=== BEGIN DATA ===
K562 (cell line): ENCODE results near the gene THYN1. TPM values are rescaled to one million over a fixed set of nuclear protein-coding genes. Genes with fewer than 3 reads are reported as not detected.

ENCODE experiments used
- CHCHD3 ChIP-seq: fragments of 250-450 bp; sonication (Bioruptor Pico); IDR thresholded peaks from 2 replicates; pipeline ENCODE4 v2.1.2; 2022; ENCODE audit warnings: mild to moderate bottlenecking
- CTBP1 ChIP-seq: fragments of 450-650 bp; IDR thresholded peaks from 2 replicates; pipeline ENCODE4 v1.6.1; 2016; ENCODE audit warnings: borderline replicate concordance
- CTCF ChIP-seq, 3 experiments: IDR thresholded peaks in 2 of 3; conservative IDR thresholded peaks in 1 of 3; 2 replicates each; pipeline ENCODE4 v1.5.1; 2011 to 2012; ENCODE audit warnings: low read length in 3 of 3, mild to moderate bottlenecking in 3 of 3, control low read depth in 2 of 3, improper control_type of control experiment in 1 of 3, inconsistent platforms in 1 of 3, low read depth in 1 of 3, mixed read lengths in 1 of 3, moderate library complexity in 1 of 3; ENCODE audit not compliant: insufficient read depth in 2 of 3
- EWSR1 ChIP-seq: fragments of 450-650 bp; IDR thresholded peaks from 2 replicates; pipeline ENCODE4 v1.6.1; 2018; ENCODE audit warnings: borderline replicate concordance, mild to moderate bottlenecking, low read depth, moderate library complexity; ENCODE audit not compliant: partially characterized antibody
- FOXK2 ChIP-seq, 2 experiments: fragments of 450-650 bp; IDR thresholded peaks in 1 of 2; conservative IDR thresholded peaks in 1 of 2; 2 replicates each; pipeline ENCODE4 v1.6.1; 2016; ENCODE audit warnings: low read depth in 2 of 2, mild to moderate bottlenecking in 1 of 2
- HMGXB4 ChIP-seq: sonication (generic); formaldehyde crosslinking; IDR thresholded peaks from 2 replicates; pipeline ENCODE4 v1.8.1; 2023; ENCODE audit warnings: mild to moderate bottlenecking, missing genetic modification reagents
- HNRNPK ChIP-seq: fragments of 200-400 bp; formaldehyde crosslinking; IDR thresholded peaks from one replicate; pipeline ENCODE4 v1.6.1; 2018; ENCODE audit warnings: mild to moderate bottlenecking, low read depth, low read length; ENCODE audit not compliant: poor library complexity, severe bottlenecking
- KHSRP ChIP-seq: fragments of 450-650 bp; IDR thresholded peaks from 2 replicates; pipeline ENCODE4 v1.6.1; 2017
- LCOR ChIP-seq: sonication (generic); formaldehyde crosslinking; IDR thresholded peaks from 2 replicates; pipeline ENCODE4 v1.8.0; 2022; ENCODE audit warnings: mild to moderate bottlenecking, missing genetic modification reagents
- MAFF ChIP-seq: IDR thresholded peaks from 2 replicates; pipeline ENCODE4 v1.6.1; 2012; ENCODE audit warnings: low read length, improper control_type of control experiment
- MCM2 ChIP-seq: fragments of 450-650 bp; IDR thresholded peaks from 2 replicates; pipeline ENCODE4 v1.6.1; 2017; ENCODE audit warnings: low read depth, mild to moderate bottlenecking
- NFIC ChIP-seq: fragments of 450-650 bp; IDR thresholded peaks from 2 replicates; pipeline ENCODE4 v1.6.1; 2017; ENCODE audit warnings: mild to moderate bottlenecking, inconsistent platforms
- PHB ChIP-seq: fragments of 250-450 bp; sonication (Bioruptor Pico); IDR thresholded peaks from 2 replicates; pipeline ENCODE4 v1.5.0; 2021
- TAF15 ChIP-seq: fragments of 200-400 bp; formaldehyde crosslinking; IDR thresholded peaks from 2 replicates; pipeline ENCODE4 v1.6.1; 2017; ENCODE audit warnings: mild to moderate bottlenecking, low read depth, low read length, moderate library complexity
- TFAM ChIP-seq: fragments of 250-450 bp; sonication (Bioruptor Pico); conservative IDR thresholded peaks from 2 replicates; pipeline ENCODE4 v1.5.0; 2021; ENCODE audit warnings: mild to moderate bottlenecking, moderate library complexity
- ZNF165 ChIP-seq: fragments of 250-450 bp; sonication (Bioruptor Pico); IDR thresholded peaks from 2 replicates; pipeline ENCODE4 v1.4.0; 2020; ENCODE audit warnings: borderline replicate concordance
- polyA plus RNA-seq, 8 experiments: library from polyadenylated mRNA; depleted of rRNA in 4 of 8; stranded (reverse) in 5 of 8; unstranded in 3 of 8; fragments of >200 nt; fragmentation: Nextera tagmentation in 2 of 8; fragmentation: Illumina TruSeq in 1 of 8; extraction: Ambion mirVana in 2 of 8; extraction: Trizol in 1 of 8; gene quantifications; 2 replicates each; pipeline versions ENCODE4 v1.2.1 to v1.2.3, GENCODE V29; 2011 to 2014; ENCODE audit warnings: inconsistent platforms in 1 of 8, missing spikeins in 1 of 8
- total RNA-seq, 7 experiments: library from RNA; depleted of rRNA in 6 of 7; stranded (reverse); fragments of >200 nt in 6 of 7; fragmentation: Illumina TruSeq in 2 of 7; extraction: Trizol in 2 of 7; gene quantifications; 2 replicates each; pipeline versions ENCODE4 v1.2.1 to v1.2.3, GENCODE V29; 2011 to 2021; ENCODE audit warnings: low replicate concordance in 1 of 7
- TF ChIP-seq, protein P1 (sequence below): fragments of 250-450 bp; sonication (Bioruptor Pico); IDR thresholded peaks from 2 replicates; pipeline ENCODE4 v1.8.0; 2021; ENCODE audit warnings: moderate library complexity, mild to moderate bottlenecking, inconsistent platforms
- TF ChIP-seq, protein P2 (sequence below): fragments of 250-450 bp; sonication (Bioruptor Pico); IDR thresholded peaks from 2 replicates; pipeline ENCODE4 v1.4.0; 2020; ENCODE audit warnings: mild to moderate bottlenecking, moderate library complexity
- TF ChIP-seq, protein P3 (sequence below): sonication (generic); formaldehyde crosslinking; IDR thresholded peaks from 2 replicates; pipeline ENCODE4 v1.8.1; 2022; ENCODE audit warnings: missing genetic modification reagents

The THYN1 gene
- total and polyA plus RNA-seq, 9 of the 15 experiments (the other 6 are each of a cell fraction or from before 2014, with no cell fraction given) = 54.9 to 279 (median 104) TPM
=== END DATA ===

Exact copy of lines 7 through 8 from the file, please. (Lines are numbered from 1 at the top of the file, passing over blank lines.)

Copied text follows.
- FOXK2 ChIP-seq, 2 experiments: fragments of 450-650 bp; IDR thresholded peaks in 1 of 2; conservative IDR thresholded peaks in 1 of 2; 2 replicates each; pipeline ENCODE4 v1.6.1; 2016; ENCODE audit warnings: low read depth in 2 of 2, mild to moderate bottlenecking in 1 of 2
- HMGXB4 ChIP-seq: sonication (generic); formaldehyde crosslinking; IDR thresholded peaks from 2 replicates; pipeline ENCODE4 v1.8.1; 2023; ENCODE audit warnings: mild to moderate bottlenecking, missing genetic modification reagents